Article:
The European Systemic Risk Board (ESRB) published two occasional papers: one paper explores a potential application of the empirical growth-at-risk approach for design of macro-prudential policies while the other discusses the importance of the Legal Entity Identifier (LEI), particularly its role in monitoring systemic risk. The paper on LEI provides background material for Recommendation ESRB/2020/12, which intends to facilitate the implementation of the EU legal framework to uniquely identify legal entities engaged in financial transactions via an LEI and to make its use in supervisory reporting and public disclosures systematic.
Paper on LEI. The paper describes the importance of a unique identifier of legal entities to financial stability and explains why the LEI is the identifier of choice and presents the state of play of its implementation. Next, the paper sets out the advantages of a globally defined LEI for the two different types of user, namely public authorities and the wider financial and non-financial industry. It also discusses the limitations on expanding the use of the LEI, which include costs involved with LEI uptake, the existence of similar identifiers used by local, national or regional authorities rather than globally, the use of LEI outside the financial sector, and the lack of legal requirements for the use of LEI. The paper then outlines and discusses two possibilities to address these shortcomings: having the LEI issued by national business registers at the time of business entity registration and having the LEI issuance facilitated by banks. Finally, the paper provides empirical evidence of the advantages of using the LEI in two member states, namely Germany and France. The experience gained in member states in using the LEI is expected to be crucial for implementing the recommendation.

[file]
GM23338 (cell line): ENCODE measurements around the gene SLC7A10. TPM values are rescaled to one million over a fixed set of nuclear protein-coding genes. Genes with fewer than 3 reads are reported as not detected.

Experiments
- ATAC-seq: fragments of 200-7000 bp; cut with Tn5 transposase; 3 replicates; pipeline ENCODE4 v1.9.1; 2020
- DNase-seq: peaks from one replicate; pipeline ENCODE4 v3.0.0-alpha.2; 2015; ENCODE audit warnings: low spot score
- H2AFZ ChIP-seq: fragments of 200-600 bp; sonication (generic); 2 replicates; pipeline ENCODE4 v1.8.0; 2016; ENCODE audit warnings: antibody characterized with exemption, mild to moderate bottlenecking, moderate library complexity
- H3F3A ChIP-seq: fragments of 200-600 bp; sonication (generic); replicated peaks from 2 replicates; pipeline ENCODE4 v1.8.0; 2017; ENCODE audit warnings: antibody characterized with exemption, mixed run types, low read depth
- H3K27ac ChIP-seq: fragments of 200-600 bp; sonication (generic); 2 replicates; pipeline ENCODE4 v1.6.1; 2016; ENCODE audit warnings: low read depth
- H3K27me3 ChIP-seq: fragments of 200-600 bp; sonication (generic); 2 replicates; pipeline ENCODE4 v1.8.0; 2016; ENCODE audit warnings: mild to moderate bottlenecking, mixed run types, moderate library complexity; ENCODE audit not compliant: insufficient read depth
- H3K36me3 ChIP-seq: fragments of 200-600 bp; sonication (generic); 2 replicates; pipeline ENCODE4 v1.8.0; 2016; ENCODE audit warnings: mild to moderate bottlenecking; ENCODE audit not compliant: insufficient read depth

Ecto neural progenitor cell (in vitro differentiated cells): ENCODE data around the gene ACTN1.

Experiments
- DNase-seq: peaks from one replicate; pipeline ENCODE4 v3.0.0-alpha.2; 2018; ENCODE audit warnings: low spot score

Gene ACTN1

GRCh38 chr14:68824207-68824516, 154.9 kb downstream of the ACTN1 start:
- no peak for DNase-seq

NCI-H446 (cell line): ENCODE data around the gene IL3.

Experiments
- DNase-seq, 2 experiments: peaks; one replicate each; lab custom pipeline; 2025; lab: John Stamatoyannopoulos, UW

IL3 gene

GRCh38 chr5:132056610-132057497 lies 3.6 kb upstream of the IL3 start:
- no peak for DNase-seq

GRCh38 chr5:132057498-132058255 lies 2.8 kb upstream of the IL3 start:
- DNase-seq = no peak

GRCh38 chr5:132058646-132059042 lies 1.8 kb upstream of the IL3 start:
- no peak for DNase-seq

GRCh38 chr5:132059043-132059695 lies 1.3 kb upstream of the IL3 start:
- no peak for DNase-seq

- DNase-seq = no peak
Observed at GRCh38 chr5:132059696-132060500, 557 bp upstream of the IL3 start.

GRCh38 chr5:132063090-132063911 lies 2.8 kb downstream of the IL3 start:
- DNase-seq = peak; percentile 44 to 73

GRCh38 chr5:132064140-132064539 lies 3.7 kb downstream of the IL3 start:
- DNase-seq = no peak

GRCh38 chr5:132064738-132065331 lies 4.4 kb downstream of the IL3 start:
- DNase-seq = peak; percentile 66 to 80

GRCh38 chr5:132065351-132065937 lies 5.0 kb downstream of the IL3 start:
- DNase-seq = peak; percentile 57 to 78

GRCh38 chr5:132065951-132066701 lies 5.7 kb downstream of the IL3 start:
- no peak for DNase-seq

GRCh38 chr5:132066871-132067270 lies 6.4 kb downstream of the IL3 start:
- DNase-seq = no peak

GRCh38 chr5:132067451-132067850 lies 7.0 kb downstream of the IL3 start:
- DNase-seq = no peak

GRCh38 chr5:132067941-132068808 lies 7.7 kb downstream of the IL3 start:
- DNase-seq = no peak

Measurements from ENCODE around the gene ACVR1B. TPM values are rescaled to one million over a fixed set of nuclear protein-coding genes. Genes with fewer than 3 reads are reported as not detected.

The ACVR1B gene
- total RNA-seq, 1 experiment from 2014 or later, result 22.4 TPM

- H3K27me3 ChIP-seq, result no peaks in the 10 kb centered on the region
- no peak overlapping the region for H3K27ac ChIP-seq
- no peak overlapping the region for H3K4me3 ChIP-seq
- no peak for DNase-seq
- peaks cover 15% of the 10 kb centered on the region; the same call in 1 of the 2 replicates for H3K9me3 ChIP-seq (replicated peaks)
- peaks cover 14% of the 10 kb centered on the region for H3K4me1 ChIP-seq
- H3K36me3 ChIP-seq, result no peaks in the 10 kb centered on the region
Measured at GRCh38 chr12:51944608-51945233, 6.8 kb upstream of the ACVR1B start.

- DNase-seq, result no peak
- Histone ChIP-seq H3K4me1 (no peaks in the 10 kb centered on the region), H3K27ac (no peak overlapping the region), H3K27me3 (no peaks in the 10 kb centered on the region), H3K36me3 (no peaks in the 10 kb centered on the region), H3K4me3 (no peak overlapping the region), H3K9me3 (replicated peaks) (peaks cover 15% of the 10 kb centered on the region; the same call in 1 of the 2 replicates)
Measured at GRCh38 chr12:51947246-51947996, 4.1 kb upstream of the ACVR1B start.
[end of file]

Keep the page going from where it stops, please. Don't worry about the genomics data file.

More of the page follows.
Paper on macro-prudential policy design. The paper explores a potential application of the empirical growth-at-risk approach to the assessment and design of macroprudential policies. It studies how macro-prudential policy could be designed and evaluated using a linear-quadratic social welfare criterion that rewards expected GDP growth and penalizes the gap between expected GDP growth and growth-at-risk. It shows that, in specific environments, this welfare criterion can be micro-founded as consistent with expected-utility maximization under risk-averse preferences for GDP levels. The main challenges for the applicability of this framework are more empirical and political than conceptual. On the political side, once data and estimation provide a reliable description of the policy trade-offs, the main challenge will be to define society’s aversion for financial instability on which optimal policies should be based. Additionally, given the uncertainty surrounding the relevant parameters implied by the empirical challenges, policymakers may need to be guided on how to expand the type of framework sketched in this paper to account for model uncertainty (that is, for the imperfect knowledge of the specification and parameters of the relevant quantile regressions) and the potential policy mistakes that could stem from this uncertainty.
Keywords: Europe, EU, Banking, Insurance, Securities, LEI, Systemic Risk, Macro-Prudential Policy, Growth-at-Risk, ESRB
Across 35 years in banking, Blake has gained deep insights into the inner working of this sector. Over the last two decades, Blake has been an Operating Committee member, leading teams and executing strategies in Credit and Enterprise Risk as well as Line of Business. His focus over this time has been primarily Commercial/Corporate with particular emphasis on CRE. Blake has spent most of his career with large and mid-size banks. Blake joined Moody’s Analytics in 2021 after leading the transformation of the credit approval and reporting process at a $25 billion bank.
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